Both of these sides went through massive overhauls in the summer – for very different reasons, of course – but it was clear for all to see on Tuesday which team has gelled better than the other.

“That’s credit to us. We knew the qualities Portsmouth had – Buzsaky played in the Premier League and is a great player, and a lot of them I know as they are my friends – and they are on good money as well because they are at a club that can afford to pay more than clubs like us and others in League 1, so they are going to be a tough outfit,” said Morais.

“But one thing we’ve got, as well as our good play, is our sprit and I think we stifled them with that and stopped them playing.”

One of the major factors in Boro’s success so far this season has been the continuation of the team spirit that served the team so well last season and under Graham Westley. And despite the plethora of new faces that came through the door in the summer, the team is still demonstrating those same qualities this season, and Morais feels his manager deserves a lot of credit for identifying players who would not shirk at pulling their weight.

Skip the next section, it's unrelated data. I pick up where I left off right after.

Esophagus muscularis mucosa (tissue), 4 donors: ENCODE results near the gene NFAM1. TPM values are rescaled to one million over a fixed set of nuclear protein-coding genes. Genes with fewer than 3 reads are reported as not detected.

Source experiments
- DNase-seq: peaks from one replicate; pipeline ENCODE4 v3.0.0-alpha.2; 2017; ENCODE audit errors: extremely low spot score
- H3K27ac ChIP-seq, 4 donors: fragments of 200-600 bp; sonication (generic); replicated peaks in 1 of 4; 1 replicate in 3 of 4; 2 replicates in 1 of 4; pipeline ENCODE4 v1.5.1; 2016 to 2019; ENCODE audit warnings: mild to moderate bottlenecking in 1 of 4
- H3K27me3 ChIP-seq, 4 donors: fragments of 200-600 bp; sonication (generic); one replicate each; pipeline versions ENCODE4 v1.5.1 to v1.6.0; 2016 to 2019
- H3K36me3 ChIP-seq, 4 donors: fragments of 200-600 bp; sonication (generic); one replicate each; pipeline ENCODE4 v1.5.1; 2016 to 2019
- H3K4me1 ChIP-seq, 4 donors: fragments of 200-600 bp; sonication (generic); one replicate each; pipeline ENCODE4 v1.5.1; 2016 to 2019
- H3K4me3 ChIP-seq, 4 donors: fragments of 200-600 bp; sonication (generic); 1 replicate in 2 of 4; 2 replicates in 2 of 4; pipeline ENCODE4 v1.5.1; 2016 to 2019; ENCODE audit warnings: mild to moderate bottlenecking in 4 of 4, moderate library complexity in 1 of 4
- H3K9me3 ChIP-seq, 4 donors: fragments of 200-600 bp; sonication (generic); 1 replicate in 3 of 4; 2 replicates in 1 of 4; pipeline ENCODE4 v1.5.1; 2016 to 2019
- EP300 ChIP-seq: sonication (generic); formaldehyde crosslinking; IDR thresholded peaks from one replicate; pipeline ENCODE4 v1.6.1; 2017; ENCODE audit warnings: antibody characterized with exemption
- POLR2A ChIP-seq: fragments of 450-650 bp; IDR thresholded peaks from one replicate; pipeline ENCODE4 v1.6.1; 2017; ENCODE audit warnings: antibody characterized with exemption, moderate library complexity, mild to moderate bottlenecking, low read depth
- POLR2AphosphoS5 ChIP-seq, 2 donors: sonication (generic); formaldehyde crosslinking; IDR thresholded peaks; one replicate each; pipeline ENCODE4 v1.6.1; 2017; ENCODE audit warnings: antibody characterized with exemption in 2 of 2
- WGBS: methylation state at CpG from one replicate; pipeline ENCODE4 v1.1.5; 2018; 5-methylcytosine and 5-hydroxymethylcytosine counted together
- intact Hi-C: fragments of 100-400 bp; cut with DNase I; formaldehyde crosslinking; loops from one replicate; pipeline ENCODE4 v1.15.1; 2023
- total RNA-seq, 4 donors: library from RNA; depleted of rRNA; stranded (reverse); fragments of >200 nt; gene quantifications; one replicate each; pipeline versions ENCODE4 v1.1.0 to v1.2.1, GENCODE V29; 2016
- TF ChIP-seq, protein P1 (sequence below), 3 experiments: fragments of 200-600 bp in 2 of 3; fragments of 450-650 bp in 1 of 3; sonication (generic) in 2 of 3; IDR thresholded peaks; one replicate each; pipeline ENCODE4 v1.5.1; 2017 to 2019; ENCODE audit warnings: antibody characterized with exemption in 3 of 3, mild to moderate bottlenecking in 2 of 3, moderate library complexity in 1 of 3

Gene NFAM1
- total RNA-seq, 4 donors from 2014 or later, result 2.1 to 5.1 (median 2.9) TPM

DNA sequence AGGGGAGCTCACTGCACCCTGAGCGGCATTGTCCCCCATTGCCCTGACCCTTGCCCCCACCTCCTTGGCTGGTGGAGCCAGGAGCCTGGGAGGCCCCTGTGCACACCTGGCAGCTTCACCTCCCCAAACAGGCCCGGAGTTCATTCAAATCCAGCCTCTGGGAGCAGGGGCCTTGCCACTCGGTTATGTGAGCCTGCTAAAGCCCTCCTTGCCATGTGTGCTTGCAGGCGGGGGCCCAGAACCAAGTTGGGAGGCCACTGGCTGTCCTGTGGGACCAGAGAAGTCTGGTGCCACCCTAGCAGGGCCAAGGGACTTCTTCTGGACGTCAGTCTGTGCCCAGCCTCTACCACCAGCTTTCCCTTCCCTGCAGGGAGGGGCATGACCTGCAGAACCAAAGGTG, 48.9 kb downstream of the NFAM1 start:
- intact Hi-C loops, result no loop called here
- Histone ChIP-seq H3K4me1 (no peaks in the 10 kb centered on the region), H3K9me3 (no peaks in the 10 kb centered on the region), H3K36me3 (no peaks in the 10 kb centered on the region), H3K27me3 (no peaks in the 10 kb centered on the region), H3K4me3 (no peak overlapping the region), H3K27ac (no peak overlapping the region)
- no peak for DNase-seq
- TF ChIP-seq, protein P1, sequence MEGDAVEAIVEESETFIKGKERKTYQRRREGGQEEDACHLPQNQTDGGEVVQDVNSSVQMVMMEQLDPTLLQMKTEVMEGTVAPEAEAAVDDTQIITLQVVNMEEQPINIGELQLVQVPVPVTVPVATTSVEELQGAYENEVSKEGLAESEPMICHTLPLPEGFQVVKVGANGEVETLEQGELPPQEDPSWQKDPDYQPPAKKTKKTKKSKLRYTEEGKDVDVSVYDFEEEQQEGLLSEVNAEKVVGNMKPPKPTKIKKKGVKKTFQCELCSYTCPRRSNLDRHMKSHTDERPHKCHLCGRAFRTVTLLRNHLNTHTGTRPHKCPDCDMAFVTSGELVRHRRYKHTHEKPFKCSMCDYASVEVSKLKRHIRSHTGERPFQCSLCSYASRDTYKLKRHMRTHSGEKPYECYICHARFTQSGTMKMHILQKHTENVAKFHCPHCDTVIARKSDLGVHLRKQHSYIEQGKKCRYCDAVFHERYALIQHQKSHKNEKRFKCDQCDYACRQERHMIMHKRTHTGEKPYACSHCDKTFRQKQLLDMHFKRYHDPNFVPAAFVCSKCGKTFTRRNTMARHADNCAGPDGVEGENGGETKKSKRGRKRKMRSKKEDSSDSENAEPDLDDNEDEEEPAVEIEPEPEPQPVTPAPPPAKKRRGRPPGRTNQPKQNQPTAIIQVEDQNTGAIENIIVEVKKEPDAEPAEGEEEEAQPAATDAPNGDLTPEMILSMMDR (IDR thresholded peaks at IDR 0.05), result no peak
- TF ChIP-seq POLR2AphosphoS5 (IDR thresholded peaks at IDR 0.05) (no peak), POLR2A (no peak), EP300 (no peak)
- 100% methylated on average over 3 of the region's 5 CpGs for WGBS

“I think the manager has done a great job because he has identified good players, but players with a great attitude,” said Morais. “We all want to do well and we all know what’s required. It’s not all just about going forward, and we know how much we need to do off the ball. We knew coming to Stevenage that they had a lot of spirit and nobody wants to let the team down.

“I personally didn’t want to be the one that was the weak player, because I was coming to a team that was known for their strength, and I didn’t want them to lose it, and I think that’s the same for all the lads that came in.”

There is a sense this team is really starting to gel as we head towards the middle part of the season. Despite getting the points on the board consistently since August, performances weren’t always brilliant in the early stages of the campaign.